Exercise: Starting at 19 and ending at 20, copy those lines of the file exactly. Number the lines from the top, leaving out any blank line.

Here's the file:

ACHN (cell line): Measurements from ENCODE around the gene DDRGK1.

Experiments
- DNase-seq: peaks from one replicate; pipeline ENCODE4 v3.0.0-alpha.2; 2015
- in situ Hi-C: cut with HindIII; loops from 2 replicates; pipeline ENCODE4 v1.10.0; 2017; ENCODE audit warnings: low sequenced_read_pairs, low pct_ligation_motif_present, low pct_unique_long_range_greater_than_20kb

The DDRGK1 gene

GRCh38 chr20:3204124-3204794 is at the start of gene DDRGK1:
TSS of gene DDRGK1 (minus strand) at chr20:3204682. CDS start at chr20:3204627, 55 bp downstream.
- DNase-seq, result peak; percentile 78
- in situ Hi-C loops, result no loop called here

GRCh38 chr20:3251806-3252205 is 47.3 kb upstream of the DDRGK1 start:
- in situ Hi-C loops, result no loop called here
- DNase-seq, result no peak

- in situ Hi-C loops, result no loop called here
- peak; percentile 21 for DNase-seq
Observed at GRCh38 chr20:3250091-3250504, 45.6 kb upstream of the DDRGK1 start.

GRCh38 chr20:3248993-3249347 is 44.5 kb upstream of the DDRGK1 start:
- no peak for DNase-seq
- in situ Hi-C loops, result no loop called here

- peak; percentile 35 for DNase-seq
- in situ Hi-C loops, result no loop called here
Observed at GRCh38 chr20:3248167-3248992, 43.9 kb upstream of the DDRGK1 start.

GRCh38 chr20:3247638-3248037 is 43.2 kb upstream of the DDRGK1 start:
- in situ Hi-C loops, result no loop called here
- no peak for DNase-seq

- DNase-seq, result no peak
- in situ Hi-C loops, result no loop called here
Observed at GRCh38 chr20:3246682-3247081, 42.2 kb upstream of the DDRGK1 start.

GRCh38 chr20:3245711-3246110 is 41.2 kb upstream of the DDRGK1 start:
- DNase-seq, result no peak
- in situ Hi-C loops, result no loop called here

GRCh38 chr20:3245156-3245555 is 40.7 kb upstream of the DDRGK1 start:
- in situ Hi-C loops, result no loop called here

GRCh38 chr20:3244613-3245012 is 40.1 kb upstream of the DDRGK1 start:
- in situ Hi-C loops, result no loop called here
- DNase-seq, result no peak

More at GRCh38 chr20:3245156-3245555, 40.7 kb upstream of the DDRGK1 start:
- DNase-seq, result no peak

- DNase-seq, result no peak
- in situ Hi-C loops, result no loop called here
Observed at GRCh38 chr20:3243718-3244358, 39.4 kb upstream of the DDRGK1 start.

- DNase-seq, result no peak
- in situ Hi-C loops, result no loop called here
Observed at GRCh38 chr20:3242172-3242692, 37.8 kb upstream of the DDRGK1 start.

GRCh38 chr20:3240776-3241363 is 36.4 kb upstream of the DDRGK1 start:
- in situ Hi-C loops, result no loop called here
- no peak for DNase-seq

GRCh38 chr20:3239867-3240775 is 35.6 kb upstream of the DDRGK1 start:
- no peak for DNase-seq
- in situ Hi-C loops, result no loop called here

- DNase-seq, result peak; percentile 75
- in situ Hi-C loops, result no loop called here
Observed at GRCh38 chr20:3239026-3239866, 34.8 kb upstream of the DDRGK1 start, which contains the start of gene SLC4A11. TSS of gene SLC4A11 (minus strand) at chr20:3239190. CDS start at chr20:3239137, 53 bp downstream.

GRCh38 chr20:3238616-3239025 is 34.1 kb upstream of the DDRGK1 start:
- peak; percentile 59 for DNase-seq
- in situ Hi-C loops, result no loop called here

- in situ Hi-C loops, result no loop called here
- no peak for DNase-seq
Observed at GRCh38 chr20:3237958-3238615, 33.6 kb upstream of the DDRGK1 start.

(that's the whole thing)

- peak; percentile 35 for DNase-seq
- in situ Hi-C loops, result no loop called here